4. As the majority of the texts display male (and gentleman) Virtuosi, I shall abide by the masculine personal pronoun. Remarkably, The Spectator alone represents an exception regarding the type's gender and rank, ridiculing female Virtuosi belonging to the merchant rank.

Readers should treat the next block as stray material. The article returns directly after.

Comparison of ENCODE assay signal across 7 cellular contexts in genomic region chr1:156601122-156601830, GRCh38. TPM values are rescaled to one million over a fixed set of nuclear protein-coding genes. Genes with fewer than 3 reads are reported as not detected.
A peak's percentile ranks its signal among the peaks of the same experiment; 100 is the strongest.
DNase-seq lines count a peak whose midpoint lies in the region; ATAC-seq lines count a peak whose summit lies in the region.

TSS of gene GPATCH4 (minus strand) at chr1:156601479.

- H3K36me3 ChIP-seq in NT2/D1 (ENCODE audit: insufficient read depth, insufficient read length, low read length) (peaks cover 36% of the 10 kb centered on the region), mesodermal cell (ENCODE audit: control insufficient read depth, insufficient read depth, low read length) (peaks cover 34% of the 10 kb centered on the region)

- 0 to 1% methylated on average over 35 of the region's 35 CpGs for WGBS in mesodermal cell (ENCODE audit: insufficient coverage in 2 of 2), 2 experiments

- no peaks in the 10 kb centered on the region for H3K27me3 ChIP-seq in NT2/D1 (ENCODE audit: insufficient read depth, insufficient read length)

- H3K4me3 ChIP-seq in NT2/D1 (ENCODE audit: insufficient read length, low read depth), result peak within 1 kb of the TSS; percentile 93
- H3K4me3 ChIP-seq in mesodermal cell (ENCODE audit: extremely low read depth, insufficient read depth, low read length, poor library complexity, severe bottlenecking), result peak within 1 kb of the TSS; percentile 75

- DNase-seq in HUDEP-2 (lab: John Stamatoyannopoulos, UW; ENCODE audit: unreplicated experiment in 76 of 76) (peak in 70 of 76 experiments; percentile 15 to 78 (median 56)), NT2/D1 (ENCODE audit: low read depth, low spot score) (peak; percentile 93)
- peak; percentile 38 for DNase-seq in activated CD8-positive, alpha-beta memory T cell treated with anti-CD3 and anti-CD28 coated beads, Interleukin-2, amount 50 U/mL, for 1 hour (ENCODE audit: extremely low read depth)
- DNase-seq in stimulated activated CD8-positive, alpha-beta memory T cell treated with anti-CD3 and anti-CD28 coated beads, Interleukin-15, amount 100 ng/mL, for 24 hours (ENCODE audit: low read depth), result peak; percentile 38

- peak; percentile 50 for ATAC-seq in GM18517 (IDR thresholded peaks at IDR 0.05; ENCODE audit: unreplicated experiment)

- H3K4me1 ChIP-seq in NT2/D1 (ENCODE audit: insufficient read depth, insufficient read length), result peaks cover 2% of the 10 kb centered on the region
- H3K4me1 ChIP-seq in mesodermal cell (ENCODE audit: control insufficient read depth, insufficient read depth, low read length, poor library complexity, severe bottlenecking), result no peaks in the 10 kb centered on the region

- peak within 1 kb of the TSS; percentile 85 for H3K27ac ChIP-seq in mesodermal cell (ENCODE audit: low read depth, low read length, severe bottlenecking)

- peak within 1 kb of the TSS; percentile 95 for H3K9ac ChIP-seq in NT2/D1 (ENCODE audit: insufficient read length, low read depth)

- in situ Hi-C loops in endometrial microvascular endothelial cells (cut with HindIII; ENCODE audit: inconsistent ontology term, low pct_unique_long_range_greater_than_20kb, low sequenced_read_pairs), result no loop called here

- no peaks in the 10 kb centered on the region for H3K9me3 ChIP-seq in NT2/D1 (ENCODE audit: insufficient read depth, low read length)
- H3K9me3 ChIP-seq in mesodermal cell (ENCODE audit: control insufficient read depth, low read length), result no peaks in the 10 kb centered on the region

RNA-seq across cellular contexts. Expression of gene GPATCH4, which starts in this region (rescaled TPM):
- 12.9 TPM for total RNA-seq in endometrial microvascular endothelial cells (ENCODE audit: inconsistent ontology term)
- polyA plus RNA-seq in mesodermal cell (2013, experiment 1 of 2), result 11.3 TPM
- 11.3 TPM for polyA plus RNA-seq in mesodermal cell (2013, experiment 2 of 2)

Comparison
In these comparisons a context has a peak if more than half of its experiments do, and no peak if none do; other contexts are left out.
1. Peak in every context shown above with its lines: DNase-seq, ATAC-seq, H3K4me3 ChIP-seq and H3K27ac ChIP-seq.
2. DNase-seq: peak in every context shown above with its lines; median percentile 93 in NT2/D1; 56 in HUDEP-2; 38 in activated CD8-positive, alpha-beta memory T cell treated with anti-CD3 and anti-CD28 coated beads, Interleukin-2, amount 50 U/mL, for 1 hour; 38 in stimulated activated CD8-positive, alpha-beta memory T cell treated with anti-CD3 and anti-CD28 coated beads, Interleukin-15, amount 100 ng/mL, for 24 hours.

5. I have analysed the portrayal of the Virtuoso in the following texts: Thomas Shadwell, The Virtuoso [1676], ed. Marjorie Hope Nicolson and David Stuart Rodes (Lincoln: Univ. of Nebraska Press, 1966); The Tatler, ed. Donald F. Bond, 3 vols. (Oxford: Clarendon Press, 1987), 3, nos. 216 and 221 [1710]; The Spectator, ed. Donald F. Bond, 5 vols. (Oxford: Clarendon Press, 1965), 2, nos. 242 and 278 [1711/1712]; Jonathan Swift, Gulliver's Travels [1726] (Ware: Wordsworth, 1992), part III; Samuel Johnson, The Rambler, ed. Walter J. Bate and Albrecht B. Strauss, 5 vols. The Yale Edition of the Works of Samuel Johnson (New Haven: Yale Univ. Press, 1969), 4, nos. 82 and 83 [1750/1751]; Tobias Smollett, The Adventures of Peregrine Pickle [1751], ed. James L. Clifford (London: Oxford Univ. Press, 1969), chap. 103; George M. Woodward, Eccentric Excursions or, Literary and Pictorial Sketches of Countenance, Character and Country in Different Parts of England and South Wales, Interspersed with Curious Anecdotes, Embellished with Upward of One Hundred Characteristic and Illustrative Prints (London: Allen and Co, 1796), chap. 9, accessed 3 March 2017, http://find.galegroup.com/ecco/infomark.do?&source=gale&prodId=ECCO&userGroupName=halle&tabID=T001&docId=CW3316610631&type=multipage&contentSet=ECCOArticles&version=1.0&docLevel=FASCIMILE; and "The Virtuoso Broker: A Dramatic Proverb," in The Young Gentleman's and Lady's Magazine, or Universal Repository of Knowledge, Instruction and Amusement, Intended to Open the Tender Mind to an Acquaintance with Life, Morals and Science, the Works of Nature and of Art, and to Serve as an Useful Auxiliary to Public and Private Tuition, ed. Dr. Mavor, 2 vols., (London, 1799–1800), 2: 313–26, accessed 3 March 2017, http://find.galegroup.com/ecco/infomark.do?&source=gale&docLevel=FASCIMILE&prodId=ECCO&userGroupName=halle&tabID=T001&docId=CW3306046279&type=multipage&contentSet=ECCOArticles&version=1.0.